6 of 8 people found the following review helpful
Reprint from The Journal of Singing, Jan/Feb 2004,
By A Customer
This review is from: Dreaming: The Songs of Lori Laitman (Audio CD)The title of this disk and the image of a sleeping child on the cover might lead one to assume that this is one more "Music to Relax By" recording to add to countless others that have already been made and that threaten to overwhelm the planet. This is actually a stunning collection of widely varied songs by one of the finest art song composers on the scene today. Lori Laitman deservedly stands shoulder to shoulder with Ned Rorem for her uncommon sensitivity to text, her loving attention to the human voice and its capabilities, and her extraordinary palette of musical colors and gestures. One intriguing entry in her resume is a masters degree in flute performance (from Yale School of Music), and it would be interesting to inquire how she believes her extensive background as an instrumentalist has contributed to her growing mastery of vocal composition.
This collection is superbly executed in every respect, not only in the smallest musical details, but also in matters of presentation and organization. The disk is about as generous as current technology allows, and features a thoroughly riveting range of song cycles presented with thoughtful introductions from the composer in the liner notes. Her comments are succinct yet heartfelt and seem designed not so much for scholars as for ordinary art song listeners. The singers are able champions of Laitman's music, boasting strong and attractive voices under impressive technical control, and performing these songs most expressively. Warren Jones is pianist for most of the songs and offers his usual brilliant work.
Aside from the singers and Mr. Jones, the collection also boasts the presence of one of the world's finest string bass players, Gary Karr, a past teacher of Laitman's husband. It was for his considerable talents that Laitman composed her shattering Holocaust 1944, seven songs based on a wide array of poems either stemming directly from that human tragedy or written in reflection of it. Laitman mentions her earlier holocaust work for soprano voice and alto saxophone, which she says has a lighter and more hopeful quality. This later work is more relentlessly bleak and heart-broken, its dark texts so movingly embodied by Karr's haunting double bass and William Sharp's eloquent baritone. Karr is confronted by technical hurdles of every kind as well as the task of helping to bring these searing words to life. The longest song of the cycle (and of the entire disk) is a setting of a powerful text called "Both Your Mothers" in which the poet, Jerzy Ficowski, speaks to a youngster of the birth mother that gave him up in secret so that he could have life with a new mother in a place far away from the Nazi horror. The double bass conveys in its lower register the savage edge of sorrow, but Laitman also takes it to the uppermost reaches of its range for the moment in the poem when Ficowski speaks of the courageous birth mother, "Who could now step into crowded death happily incomplete" in the hope that her baby would survive. The double bass is also quite striking in the following song, "What Luck," which is the brightest bit of optimism in the cycle, with the poet quietly rejoicing at having escaped almost certain death and able now to enjoy tender moments of affection. Most of the cycle, however, is unsparing in its despair, and never more so than in a poem called "Massacre of the Boys." Laitman writes that it is all but impossible to read these words without weeping, and one can hardly imagine them being set any more movingly than in the stark combination of baritone and string bass. Regrettably, these remarkable songs and their equally remarkable performances are sonically the most poorly recorded pieces on the disk; Mr. Sharp seems to have been recorded from a distance and his lovely timbre has a metallic edge not evident in other recordings. These technical concerns pale in importance, however, beside such remarkable words, music, and artistry.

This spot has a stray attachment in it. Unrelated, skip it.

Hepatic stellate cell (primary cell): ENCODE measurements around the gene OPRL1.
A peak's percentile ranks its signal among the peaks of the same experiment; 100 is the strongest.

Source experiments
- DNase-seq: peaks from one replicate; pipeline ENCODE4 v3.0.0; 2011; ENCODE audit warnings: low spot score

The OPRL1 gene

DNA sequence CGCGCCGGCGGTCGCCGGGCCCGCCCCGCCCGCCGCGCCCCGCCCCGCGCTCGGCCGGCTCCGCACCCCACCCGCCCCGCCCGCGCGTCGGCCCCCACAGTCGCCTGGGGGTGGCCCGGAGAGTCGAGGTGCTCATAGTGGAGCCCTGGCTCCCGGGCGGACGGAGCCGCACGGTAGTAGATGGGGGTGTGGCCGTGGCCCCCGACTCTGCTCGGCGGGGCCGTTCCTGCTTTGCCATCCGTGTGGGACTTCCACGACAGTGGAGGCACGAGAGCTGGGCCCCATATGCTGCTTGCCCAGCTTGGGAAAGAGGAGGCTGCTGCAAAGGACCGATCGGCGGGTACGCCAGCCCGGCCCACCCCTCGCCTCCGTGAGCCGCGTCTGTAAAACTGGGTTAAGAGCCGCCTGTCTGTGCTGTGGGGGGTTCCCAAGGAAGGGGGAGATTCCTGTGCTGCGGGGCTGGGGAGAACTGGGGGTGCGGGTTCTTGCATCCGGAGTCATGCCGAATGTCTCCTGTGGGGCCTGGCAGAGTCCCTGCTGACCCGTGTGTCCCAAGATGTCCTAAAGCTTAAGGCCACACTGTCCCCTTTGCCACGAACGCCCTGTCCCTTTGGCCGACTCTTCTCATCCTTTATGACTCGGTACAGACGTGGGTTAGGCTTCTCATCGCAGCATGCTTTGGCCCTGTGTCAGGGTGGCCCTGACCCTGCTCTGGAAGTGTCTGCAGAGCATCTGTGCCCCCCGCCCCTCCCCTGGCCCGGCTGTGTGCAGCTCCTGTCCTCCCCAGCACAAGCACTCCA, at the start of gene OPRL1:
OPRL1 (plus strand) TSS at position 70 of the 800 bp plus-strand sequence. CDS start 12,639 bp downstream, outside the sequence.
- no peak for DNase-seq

The remaining works on this disk are scarcely less compelling. They underscore Laitman's remarkable regard for the poetic word and her ability to set the irregular and unpredictable texts of Thomas Lux as effectively as the more standard poetry of Dickinson and Teasdale. Four of Lux's delightful and off-beat poems make up Men With Small Heads and are winningly sung by Randall Scarlata with the composer herself at the piano; the rhapsodically absurd "Refrigerator 1957" is a special tour de force for all concerned. There are two sets of more serious and sedate songs featuring the poetry of Emily Dickinson, gorgeously sung by soprano Jennifer Check, who keeps her evidently large voice under impressive control. She admirably contends with Laitman's occasional tendency to send the singer on sudden and somewhat jarring melodic ascents. Sari Gruber offers impressive singing of her own in the cycle Sunflowers, which features some of the most complex music in this collection. The most accessible set is called The Years which Laitman composed in honor of her in-law's fiftieth wedding anniversary. She adapts a simpler and more unabashedly romantic approach for these somewhat sentimental texts, and mezzo-soprano Patricia Green responds to them with an honest expressiveness that is entirely persuasive.
The disk ends with its title track, but this is certainly no song of slumber! "Dreaming" is a hilarious recital encore with a text by the composer in which two singers exchange thoughts on the thing they most dream about receiving, "a great review." The rollicking energy of this music shows us yet another side of Lori Laitman's remarkable gifts as a composer, making the dreamed about great review rather prophetic and leaving us hungry for more from this exceptionally gifted genius. GREGORY BERG